Now she’s there all day

  And the money he gets for wasting his life on work

  She takes as her perk

  To pay for the kiddies’ clobber and the drier

  And the electric fire49

  I yield not a particle of my demand for a fantastic life arranged solely in the interest of my work; she, indifferent to every mute request, wants the average: a comfortable home, an interest on my part in the factory, good food, bed at eleven, central heating. . . .50

  Yet as it was with Larkin, Kafka’s ideas about women and his experiences of them turn out to be different things. Women were his preferred correspondents and inspiration (in 1912, the Felice correspondence51 competes with the writing of Amerika; in 1913, it wins), his most stimulating intellectual sparring partners (Milena Jesenská, with whom he discussed “the Jewish question”), his closest friends (his favorite sister, Ottla) and finally the means of his escape (Dora Diamant, with whom, in the final year of his life, he moved to Berlin). No, women did not drag Kafka into the finite. As Begley would have it: the opposite was true. Usefully, Begley is a rather frequent and politic employer of modifiers and corrections. In reality, the truth was, the opposite was true. Kafka told his diary the only way he could live was as a sexually ascetic bachelor. The truth was he was no stranger to brothels. Begley is particularly astute on the bizarre organization of Kafka’s writing day. At the Assicurazioni Generali, Kafka despaired of his twelve-hour shifts that left no time for writing; two years later, promoted to the position of chief clerk at the Insurance Institute, he was now on the one-shift system, 8:30 A.M. until 2:30 P.M. And then what? Lunch until 3:30, then a sleep until 7:30, then exercises, then a family dinner. After which he started work around 11:00 P.M. (as Begley points out, the letter and diary writing took up at least an hour a day, and more usually two), and then “depending on my strength, inclination, and luck, until one, two or three o’ clock, once even till six in the morning.” Then, finding it an “unimaginable effort to go to sleep,” he fitfully rested before leaving to go to the office once more. This routine left him permanently on the verge of collapse. Yet “when Felice wrote to him . . . arguing that a more rational organization of his day might be possible, he bristled: ‘The present way is the only possible one; if I can’t bear it, so much the worse; but I will bear it somehow.’ ” It was Brod’s opinion that Kafka’s parents should gift him a lump sum “so that he could leave the office, go off to some cheap little place on the Riviera to create those works that God, using Franz’s brain, wishes the world to have.” Begley, leaving God out of it, politely disagrees, finding Brod’s wishprobably misguided. Kafka’s failure to make even an attempt to break out of the twin prisons of the Institute and his room at the family apartment may have been nothing less than the choice of the way of life that paradoxically best suited him. It is rare that writers of fiction sit behind their desks, actually writing, for more than a few hours a day. Had Kafka been able to use his time efficiently, the work schedule at the Institute would have left him with enough free time for writing. As he recognized,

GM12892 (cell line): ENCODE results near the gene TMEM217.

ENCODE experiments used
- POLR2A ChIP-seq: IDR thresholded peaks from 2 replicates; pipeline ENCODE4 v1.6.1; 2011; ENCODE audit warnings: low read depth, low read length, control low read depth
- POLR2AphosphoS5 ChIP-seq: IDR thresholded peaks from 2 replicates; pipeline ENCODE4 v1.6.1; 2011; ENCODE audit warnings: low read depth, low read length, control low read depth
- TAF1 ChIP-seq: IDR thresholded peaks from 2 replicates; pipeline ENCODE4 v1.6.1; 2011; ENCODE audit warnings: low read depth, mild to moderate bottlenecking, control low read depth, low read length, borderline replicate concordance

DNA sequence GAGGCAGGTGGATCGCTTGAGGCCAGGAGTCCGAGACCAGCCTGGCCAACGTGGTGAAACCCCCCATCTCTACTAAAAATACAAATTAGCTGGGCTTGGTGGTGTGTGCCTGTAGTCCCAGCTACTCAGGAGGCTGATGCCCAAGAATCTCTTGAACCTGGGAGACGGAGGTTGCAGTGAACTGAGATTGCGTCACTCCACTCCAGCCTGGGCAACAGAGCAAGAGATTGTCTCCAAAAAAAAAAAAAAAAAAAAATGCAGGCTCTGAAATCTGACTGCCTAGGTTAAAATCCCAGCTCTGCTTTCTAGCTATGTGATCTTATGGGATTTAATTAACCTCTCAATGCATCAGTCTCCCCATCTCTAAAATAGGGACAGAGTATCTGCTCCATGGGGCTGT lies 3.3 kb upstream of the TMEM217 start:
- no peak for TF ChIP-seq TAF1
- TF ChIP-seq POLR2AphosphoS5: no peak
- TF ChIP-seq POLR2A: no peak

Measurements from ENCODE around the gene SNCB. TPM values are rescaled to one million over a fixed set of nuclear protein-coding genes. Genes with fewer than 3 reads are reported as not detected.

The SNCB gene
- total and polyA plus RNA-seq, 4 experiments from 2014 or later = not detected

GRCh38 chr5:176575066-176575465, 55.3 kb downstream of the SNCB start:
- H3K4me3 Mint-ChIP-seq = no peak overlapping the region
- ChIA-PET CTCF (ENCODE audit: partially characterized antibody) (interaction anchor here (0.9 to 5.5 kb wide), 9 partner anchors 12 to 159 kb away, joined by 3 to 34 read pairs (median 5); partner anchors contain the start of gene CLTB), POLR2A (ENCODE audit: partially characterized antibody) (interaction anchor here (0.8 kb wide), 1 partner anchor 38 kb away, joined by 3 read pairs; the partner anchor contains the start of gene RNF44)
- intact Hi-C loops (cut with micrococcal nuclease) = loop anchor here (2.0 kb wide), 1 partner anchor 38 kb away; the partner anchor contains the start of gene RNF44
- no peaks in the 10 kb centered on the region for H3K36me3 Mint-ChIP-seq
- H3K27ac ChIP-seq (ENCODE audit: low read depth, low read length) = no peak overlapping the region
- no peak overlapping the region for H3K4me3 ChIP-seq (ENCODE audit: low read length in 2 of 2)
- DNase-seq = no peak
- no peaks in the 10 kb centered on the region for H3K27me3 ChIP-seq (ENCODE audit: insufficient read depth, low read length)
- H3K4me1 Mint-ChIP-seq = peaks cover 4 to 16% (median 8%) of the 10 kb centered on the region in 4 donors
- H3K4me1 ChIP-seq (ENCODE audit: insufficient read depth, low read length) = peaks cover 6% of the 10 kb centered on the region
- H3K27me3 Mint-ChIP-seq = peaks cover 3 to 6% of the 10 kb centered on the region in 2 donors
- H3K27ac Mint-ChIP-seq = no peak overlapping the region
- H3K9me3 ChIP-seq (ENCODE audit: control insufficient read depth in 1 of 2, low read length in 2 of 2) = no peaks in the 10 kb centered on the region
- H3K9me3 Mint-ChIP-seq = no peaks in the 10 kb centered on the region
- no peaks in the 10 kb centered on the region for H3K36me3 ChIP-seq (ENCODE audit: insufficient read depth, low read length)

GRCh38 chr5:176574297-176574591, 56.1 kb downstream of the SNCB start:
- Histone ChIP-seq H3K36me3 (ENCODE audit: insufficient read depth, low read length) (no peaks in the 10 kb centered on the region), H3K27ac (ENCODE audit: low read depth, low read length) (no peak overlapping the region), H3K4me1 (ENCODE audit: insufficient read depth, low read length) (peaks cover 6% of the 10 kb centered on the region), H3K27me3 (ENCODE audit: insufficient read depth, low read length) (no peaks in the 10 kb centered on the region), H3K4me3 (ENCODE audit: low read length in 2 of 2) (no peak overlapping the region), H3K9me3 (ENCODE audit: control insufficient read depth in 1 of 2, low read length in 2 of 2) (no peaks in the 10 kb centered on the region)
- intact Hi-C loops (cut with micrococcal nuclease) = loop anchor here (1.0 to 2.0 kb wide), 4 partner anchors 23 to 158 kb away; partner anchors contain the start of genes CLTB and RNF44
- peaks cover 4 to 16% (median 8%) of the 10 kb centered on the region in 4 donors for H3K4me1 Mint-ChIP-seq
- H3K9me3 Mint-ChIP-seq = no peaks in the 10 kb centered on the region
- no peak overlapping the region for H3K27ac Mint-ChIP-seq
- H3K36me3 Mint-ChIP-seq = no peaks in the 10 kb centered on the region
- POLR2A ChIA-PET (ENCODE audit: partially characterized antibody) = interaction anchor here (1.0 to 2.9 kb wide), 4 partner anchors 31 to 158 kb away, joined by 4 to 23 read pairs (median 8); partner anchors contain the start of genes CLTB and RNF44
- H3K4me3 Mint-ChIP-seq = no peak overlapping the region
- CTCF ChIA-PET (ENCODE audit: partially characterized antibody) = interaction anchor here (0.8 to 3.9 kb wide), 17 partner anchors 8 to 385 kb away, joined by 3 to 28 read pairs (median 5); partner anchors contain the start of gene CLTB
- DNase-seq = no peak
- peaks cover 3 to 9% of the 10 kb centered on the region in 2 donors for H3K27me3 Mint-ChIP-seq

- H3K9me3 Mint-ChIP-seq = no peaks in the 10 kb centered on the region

the truth was that he wasted time.

  The truth was that he wasted time! The writer’s equivalent of the dater’s revelation: He’s just not that into you. “Having the Institute and the conditions at his parents’ apartment to blame for the long fallow periods when he couldn’t write gave Kafka cover: it enabled him to preserve his self-esteem.” And here Begley introduces yet another Kafka we rarely think of, a writer in competition with other writers in a small Prague literary scene, measuring himself against the achievements of his peers. For in 1908, Kafka had published only eight short prose pieces in Hyperion, while Brod had been publishing since he was twenty; his close friend Oskar Baum was the successful author of one book of short stories and one novel, and Franz Werfel—seven years Kafka’s junior—had a critically acclaimed collections of poems. In 1911, Kafka writes in his diary: “I hate Werfel, not because I envy him, but I envy him too. He is healthy, young and rich, everything that I am not.” And later in that same year: “Envy of the apparent success of Baum whom I like so much. With this, the feeling of having in the middle of my body a ball of wool that quickly winds itself up, its innumerable threads pulling from the surface of my body to itself.” Of course, that wool ball—a throwaway line in a diary!—reminds us how little call he had to envy anyone.